Hunting the Double Helix: How DNA is Solving Puzzles of the Past

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Allen & Unwin, 2005 - DNA - 232 pages
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In this book the author provides a fascinating glimpse into one of the newest and most intriguing areas of scientific research. Any DNA that still exists in the remains of living things after their death is called 'ancient DNA'. But the death doesn't have to be recent - the DNA could be from an organism that died a few days ago, or from an extinct species, such as the Australian thylacine or the New Zealand moa, or from an animal that died in the last Ice Age, such as the mammoth. The study of ancient DNA has been the key to some of the most amazing discoveries. There's a whole smorgasbord of stories to sample - tales of murder, deadly disease, and mysterious disappearances, and even the origins of human life. Could we re-create a mammoth or a thylacine? Could 'Jurassic Park' ever be a reality? Were the Neanderthals our ancestors? What caused the black death? What really happened to the Russian Royal Family? Did Anastasia survive the Russian revolution? Could the unnamed victims of the Titanic be returned to their families? Ancient DNA has been found in a wonderful range of sources, and has been used to answer these and other baffling questions.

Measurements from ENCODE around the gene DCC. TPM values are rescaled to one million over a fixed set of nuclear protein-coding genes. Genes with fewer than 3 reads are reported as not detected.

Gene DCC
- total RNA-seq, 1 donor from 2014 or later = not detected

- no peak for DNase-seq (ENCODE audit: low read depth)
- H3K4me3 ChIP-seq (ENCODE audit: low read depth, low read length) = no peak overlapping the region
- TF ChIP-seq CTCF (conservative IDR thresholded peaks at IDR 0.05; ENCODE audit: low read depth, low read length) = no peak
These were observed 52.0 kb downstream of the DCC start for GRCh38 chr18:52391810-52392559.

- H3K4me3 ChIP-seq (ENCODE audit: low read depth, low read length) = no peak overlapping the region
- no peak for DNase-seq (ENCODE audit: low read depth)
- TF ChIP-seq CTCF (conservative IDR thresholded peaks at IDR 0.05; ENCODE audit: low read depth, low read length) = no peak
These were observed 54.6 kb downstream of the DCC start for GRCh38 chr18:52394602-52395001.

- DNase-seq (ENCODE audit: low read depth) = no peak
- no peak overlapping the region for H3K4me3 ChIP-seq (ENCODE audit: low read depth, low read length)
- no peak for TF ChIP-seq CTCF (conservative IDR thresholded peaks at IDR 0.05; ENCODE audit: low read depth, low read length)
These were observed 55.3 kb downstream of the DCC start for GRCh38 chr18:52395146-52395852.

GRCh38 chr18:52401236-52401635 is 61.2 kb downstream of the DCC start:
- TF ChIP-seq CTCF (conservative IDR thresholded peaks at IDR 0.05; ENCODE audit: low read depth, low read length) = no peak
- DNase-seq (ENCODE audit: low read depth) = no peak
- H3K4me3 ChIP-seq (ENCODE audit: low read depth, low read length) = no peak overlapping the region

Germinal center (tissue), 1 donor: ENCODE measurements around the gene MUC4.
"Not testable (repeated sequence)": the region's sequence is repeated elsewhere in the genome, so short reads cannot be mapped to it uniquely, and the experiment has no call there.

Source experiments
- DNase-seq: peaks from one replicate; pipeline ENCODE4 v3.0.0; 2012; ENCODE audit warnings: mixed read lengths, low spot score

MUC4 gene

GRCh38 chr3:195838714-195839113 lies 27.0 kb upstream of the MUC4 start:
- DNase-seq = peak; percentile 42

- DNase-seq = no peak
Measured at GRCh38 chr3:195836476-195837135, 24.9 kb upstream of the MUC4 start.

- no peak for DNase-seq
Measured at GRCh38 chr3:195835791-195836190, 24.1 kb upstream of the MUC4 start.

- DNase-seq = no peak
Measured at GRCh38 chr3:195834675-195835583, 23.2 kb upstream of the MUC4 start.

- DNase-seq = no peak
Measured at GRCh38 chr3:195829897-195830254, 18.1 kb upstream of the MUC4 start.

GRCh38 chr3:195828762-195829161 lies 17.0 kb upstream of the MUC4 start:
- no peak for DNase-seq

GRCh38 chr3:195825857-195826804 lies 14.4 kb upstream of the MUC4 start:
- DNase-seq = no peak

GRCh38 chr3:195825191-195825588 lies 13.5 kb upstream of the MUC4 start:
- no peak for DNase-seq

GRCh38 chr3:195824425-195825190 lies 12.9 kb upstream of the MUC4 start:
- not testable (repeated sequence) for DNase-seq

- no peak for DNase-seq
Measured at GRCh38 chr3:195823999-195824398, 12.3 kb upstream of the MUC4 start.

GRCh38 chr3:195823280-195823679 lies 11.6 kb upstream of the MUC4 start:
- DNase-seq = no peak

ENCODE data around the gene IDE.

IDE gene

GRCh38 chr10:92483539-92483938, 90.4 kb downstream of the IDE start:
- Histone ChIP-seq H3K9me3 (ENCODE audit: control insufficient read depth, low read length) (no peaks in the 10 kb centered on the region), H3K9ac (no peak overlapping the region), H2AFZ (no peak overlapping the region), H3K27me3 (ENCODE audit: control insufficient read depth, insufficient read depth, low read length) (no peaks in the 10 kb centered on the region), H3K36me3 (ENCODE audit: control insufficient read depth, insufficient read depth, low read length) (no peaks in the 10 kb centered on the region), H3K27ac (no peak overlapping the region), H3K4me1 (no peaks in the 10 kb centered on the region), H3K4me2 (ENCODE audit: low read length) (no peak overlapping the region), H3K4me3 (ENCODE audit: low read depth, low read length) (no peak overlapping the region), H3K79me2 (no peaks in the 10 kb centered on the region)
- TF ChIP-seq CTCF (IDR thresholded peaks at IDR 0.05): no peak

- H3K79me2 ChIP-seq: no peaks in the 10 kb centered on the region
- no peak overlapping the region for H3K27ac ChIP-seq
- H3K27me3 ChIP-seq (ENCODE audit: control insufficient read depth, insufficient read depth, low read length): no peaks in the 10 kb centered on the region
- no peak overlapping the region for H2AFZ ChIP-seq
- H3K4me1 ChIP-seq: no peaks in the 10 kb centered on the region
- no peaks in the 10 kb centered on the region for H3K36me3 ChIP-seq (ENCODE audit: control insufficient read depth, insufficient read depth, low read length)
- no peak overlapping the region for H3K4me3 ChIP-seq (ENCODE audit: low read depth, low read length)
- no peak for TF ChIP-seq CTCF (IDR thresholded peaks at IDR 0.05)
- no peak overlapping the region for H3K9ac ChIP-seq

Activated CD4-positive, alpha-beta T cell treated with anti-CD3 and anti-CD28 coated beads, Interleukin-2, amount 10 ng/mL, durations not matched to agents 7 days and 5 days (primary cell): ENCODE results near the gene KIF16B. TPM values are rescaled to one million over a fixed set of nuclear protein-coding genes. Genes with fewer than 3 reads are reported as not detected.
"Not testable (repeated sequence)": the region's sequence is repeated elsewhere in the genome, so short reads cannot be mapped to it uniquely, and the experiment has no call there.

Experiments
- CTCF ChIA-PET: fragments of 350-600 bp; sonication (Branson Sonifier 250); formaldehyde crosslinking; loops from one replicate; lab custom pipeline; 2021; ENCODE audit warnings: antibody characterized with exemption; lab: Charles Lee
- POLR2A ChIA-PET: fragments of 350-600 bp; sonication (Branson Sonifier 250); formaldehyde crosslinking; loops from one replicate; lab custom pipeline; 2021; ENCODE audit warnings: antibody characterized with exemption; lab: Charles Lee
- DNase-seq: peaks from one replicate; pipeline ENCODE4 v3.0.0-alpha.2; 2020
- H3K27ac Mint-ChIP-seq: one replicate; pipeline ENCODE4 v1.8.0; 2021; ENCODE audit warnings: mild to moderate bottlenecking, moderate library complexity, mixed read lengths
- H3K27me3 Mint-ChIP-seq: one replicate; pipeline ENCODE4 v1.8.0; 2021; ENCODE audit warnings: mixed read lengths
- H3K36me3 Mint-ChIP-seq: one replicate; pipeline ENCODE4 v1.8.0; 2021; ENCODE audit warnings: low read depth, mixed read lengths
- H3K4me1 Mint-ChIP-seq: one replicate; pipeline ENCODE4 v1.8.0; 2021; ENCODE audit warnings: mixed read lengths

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Contents

Could extinct animals
36
Could we really clone a dinosaur?
66
Unravelling the mysteries of
91
Searching for the truth behind
113
Did Anastasia survive
144
What became
173
What next for ancient DNA research?
194
Index
225
Copyright

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Page 4 - double helix', with two paired strands wound around each other. A strand consists of a string of four bases: adenine (A), thymine (T), guanine (G) and cytosine (C).
Page 206 - Tracking the origins of the cave bear ( Ursus spelaeus) by mitochondrial DNA sequencing', PNAS, vol.
Page 207 - Ancient DNA analysis reveals divergence of the cave bear, Ursus spelaeus, and brown bear, Ursus arctos, lineages. Current Biology, 11, 200-3.
Page 115 - Ring a ring o'roses, A pocket full of posies, A-tishoo, a-tishoo, We all fall down.
Page 187 - XVII's name, although his claims had never been proven, nor his true origins ever established. Naundorff had never given up his insistence that he was Louis XVII, even to his own wife and children. On his headstone was placed an inscription which translates as: Here lies Louis XVII, Charles Louis, Due de Normandie, King of France and Navarre, Born at Versailles on March 27, 1785, Died at Delft on August 10, 1845.
Page 106 - ... more closely related to each other than to any other members of the genus.
Page 206 - FK et al. (1995) Selective amplification of a mammoth mitochondrial cytochrome b fragment using an elephant specific primer.
Page 51 - I think this is the most exciting biological project that's going to occur in this millennium.

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